Suntory to list food and soft drinks unit in up to $6 bln IPO-sources
* Japan IPO will raise 400-500 billion yen - sources
* Funds to be used for overseas acquisitions - Nikkei
By Emi Emoto
TOKYO, Dec 12 (Reuters) - Japan's Suntory Holdings Ltd plans to raise up to $6 billion in an initial public offering of its food and non-alcoholic drinks unit, said people with knowledge of the matter, as it looks to build funds for overseas acquisitions.
Japanese drinks firms including Suntory, Kirin Holdings Co Ltd and Asahi Group Holdings Ltd have aggressively chased expansion abroad, including through acquisitions, to be less dependent on a shrinking home market.
The maker of C.C. Lemon soft drinks and Yamazaki single malt whisky aims to more than double sales at the food and beverages unit, which does not include alcohol, to 2 trillion yen ($24.3 billion) by 2020 from 960 billion yen last year.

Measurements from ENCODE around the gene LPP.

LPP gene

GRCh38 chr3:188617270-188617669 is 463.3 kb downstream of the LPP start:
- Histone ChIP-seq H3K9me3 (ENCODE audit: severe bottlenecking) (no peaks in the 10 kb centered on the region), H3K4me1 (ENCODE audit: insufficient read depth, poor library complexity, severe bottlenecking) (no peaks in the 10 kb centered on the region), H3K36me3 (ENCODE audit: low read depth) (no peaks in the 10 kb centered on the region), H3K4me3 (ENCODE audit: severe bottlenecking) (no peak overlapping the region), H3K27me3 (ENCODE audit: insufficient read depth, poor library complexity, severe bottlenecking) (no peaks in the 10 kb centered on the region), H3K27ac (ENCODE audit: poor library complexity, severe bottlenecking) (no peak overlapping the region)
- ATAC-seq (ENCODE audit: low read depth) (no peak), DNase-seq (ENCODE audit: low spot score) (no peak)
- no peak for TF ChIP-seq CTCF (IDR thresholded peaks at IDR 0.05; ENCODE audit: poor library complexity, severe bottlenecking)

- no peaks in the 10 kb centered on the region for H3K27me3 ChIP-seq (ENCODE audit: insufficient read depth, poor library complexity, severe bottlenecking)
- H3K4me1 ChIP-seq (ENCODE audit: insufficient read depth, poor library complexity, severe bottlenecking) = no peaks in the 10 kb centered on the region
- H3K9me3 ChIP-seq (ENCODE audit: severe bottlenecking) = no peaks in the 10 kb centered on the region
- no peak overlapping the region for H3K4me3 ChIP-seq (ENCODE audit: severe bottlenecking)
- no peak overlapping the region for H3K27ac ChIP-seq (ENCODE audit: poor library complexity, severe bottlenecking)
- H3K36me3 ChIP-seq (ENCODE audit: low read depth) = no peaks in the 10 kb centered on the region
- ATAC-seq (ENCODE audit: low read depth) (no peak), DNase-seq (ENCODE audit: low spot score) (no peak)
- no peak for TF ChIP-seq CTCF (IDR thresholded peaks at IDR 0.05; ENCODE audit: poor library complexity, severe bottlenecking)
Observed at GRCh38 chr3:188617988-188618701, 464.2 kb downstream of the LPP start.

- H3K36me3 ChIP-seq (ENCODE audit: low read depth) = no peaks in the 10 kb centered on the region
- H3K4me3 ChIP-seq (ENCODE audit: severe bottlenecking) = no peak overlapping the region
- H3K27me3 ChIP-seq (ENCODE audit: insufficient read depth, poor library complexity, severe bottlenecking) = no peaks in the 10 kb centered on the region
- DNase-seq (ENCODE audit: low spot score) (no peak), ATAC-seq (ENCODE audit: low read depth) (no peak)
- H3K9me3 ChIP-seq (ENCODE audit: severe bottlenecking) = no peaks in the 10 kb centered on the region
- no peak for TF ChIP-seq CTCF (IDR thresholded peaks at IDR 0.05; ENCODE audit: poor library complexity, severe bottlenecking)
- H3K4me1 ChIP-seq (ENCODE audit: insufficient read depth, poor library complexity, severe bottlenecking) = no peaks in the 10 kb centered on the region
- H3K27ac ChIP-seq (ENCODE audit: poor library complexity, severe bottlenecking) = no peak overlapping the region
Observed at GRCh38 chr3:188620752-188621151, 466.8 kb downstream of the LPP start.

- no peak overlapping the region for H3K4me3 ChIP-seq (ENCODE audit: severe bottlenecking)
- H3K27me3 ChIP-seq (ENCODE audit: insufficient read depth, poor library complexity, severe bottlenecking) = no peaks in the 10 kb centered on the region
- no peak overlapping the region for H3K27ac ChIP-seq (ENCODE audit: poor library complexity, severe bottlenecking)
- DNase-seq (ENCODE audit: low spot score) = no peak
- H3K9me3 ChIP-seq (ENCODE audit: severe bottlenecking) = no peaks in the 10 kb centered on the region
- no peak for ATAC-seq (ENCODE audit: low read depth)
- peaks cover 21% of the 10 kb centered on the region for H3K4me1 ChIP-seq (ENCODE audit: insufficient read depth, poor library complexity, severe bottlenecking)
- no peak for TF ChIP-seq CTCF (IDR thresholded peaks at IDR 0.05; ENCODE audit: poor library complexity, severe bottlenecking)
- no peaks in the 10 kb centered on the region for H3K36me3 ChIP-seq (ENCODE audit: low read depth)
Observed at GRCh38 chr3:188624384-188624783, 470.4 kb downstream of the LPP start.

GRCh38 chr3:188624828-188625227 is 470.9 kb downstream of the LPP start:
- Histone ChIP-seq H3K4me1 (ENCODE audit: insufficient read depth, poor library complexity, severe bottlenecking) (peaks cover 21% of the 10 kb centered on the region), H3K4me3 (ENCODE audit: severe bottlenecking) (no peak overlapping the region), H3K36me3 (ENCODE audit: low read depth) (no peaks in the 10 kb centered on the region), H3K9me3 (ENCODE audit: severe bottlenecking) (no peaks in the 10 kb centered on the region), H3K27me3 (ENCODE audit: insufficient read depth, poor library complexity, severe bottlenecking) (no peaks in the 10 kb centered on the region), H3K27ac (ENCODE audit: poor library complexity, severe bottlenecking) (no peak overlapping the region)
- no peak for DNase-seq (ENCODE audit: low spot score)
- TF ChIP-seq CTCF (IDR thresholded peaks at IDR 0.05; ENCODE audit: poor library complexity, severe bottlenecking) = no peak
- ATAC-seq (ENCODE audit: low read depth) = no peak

Suntory Beverage and Food Ltd plans to list in Tokyo in the second half of 2013, raising 400-500 billion yen ($4.9 billion-$6.1 billion), said the sources, who did not want to be identified as the plan was not public. The Nikkei newspaper earlier reported that unlisted Suntory would use the IPO funds for overseas acquisitions.
"Many of the European consumer staples have been struggling in their home markets ... and as a result there may be fire sales," said a consumer goods analyst at a foreign investment bank in Tokyo, who declined to speak on the record as the bank doesn't cover Suntory.
Britain's Sunday Telegraph newspaper reported last weekend that Diageo Plc and Suntory held talks about a joint $10 billion bid for Jim Beam bourbon maker Beam Inc, and the Japanese group has also been reported to have an interest in Danone SA's water business.
So far this year, Japanese firms have spent a record $83.8 billion on outbound mergers and acquisitions, one fifth more than a year ago, according to Thomson Reuters data.
CHANGES AT HOME
Japan's ageing population, uncertain long-term outlook and constant deflation have weighed on a fragmented beverage sector, increasing talk of consolidation as leading consumer goods firms chase market share. Japan's beer market shrank by more than 15 percent in volume shipments in the last decade.